RACI rarely works in matrixed teams

Organizational charts in highly matrixed environments look more like spaghetti than building blocks

Trying to seek order where there is none, seeking to understand ‘how it works’, is a fairly human reaction. For people working within matrixed organizations, it’s fairly natural, therefore, to try and map processes or structures.

But for most networked or matrixed organizations this is such a complex task that by the time you have finished the whole thing’s changed, and there are so many ‘ifs, buts and maybes’ that the whole thing becomes pointless.

One of the most commonly used tools by people trying to understand a matrix is RACI, a methodology which looks at who is Responsible, Accountable, Consulted and informed about any given project.

The Responsible person does the work  –   typically a single person (who may in turn have people responsible to them.

The A is for Accountable (sometimes Approver or Approving Authority are used) and is essentially the person who is answerable for delivery/non-delivery/

C is for Consulted (Some companies often use Counsel in place of consult) – the topic matter experts whose advice, expertise and experience feed into a project.

And I is for Informed – the people who need to know what’s happening.

This in turn becomes jumbled when mapping delegation/support. Some talk of RASCI, with the ‘S’ being ‘Support’ – the people who help complete the task, others replace the A for Accountable with A for Assists.

There are numerous other permutations, often when there are compliance issues at stake, but it’s probably worth stopping there. It’s irrelevant to this post.

RACI can be useful in defining a major project, but for many workers within a matrix, sitting and analysing all of this information for every activity will burn them out before they’ve started any productive work on any given day. Most operations don’t merit splitting responsible and accountable.

The first challenge is that sticking to a rigid methodology just isn’t feasible if the reason that the matrix structure was adopted – better use of specialist and limited resources, faster deployment –  is to materialize.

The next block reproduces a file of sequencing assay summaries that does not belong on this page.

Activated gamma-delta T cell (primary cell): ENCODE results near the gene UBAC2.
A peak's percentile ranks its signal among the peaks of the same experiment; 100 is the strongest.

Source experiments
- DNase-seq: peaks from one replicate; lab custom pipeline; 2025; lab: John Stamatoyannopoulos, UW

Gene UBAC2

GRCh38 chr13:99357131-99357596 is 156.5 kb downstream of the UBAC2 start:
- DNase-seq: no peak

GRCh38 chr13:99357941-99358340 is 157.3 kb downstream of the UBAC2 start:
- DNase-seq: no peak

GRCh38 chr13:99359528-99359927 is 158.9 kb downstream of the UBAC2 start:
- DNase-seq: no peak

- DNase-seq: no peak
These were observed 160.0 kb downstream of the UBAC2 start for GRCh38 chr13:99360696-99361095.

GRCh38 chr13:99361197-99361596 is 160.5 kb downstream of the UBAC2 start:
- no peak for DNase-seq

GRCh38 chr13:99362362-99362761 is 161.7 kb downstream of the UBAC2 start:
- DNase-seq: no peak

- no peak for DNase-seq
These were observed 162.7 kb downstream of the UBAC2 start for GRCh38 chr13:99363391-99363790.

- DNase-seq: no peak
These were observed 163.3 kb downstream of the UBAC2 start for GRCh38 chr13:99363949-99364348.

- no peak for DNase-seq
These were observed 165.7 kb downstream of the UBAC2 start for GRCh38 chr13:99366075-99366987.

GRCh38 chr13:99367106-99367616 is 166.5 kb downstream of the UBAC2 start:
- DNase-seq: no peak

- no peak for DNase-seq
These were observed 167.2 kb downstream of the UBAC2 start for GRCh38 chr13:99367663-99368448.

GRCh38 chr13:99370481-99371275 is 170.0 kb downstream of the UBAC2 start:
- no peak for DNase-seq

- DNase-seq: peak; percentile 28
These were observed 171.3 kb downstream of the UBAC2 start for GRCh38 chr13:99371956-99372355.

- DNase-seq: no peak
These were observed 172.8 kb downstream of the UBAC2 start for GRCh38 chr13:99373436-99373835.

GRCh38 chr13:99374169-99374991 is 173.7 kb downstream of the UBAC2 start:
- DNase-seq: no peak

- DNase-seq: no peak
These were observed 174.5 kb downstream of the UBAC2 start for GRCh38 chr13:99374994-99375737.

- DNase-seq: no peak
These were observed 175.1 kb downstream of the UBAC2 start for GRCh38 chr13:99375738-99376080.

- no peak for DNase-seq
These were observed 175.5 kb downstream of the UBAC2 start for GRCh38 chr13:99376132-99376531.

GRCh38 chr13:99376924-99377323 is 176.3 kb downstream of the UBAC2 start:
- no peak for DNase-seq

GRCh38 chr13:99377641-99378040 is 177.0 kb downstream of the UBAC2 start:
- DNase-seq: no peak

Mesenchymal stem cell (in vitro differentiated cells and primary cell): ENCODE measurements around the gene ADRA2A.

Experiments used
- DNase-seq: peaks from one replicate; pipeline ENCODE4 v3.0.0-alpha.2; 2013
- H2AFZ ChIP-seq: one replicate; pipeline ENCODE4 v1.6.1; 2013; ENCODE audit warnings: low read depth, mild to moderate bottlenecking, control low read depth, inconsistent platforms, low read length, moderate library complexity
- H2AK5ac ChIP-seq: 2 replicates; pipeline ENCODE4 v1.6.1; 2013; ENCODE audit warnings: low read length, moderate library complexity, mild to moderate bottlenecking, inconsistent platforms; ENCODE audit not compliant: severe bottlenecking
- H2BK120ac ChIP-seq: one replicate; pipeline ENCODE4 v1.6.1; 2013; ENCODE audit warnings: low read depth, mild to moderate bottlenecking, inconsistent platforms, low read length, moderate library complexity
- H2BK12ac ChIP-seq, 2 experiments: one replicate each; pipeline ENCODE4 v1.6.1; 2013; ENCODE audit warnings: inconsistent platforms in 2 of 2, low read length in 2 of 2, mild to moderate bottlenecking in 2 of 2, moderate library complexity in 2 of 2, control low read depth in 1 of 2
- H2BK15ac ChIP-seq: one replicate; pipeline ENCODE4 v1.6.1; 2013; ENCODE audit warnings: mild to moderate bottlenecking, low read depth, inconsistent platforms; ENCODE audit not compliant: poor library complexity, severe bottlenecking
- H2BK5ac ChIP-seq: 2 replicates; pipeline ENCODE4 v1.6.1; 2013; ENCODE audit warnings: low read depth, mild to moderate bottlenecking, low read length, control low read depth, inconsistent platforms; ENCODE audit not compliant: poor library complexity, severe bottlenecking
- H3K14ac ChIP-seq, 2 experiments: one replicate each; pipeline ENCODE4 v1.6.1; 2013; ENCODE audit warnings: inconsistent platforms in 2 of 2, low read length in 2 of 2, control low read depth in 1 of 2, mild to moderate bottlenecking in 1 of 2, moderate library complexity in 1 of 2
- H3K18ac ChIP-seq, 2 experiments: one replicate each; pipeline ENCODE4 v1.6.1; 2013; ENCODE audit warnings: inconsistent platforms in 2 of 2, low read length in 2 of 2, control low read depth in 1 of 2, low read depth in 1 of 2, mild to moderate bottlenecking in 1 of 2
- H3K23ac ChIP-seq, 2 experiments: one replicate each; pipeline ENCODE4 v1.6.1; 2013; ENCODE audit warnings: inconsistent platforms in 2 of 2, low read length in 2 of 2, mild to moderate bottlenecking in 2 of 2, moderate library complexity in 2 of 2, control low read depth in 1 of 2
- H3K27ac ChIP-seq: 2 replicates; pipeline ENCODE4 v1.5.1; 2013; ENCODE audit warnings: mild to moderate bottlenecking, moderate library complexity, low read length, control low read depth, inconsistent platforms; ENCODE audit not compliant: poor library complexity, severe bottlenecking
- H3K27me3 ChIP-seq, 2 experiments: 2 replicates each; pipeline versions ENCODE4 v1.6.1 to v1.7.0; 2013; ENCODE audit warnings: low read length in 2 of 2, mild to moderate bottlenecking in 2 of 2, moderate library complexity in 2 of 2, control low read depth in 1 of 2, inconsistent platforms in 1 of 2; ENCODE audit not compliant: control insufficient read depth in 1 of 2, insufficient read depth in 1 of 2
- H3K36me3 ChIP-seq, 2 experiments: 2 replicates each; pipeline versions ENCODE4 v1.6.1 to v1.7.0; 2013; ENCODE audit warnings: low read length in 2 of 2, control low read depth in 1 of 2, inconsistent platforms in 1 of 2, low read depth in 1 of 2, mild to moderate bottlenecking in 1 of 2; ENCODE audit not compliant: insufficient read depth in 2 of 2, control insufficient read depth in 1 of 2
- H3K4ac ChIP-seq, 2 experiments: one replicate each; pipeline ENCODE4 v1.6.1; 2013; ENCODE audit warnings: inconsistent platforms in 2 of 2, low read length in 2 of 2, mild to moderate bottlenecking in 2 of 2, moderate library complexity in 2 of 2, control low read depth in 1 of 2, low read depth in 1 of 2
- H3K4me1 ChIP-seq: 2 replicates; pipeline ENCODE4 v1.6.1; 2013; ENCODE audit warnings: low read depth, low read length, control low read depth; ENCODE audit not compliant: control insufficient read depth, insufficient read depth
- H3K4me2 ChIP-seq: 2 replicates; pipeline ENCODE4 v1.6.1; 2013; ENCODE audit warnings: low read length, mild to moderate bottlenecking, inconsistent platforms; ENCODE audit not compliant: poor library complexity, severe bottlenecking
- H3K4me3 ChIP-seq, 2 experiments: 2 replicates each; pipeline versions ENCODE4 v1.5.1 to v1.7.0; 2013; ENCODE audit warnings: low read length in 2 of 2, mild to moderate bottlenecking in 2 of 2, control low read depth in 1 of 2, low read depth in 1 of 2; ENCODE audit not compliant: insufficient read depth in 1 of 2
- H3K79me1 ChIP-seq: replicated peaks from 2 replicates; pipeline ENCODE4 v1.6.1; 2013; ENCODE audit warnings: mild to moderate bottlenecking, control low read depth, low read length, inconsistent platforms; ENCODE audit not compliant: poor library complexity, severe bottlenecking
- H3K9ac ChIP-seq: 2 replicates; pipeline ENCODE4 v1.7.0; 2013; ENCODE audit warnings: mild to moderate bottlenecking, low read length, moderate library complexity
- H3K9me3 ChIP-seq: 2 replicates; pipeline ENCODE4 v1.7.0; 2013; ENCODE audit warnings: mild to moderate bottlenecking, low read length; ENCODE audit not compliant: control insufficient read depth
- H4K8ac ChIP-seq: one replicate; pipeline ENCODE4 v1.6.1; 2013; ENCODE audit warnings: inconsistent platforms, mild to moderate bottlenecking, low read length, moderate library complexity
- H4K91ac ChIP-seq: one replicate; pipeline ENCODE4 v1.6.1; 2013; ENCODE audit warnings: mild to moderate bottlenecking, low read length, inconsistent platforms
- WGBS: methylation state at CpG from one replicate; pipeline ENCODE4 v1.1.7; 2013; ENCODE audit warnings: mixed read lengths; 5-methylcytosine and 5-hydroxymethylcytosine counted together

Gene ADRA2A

Often the RACI which seeks to bring clarity can raise so many questions that in itself it brings an unnecessary level of complexity.

The bigger challenge is accepting that you can’t always map what’s there.  In many departments in matrix organizations, there are so many permutations that trying to resolve the RACI could become a full time job in itself.

When we consider why the RACI methodology has been introduced – traditional hierarchies don’t adequately describe complexities – it becomes obvious why the reality fails: it seeks to be linear, when the reality is multidimensional.

The methodology is a good cue to thinking about who really needs information, but if formalising it takes longer than a couple of hours, it’s probably not worth the effort. The desire for certainty, for absolute clarity, is understandable, but living with ambiguity is part and parcel of modern working life, where flexibility  – and personal responsibility are the new work-life essentials.

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About the author:

Claire Thompson Claire has a background in PR and communications, and has worked in the UK and abroad for many years. Within Global Integration, she's the frontline for co-ordinating the blogging, social media, posting and general digital magic that team members ask for support with. It keeps her busy - she loves it! Google+ Profile: .

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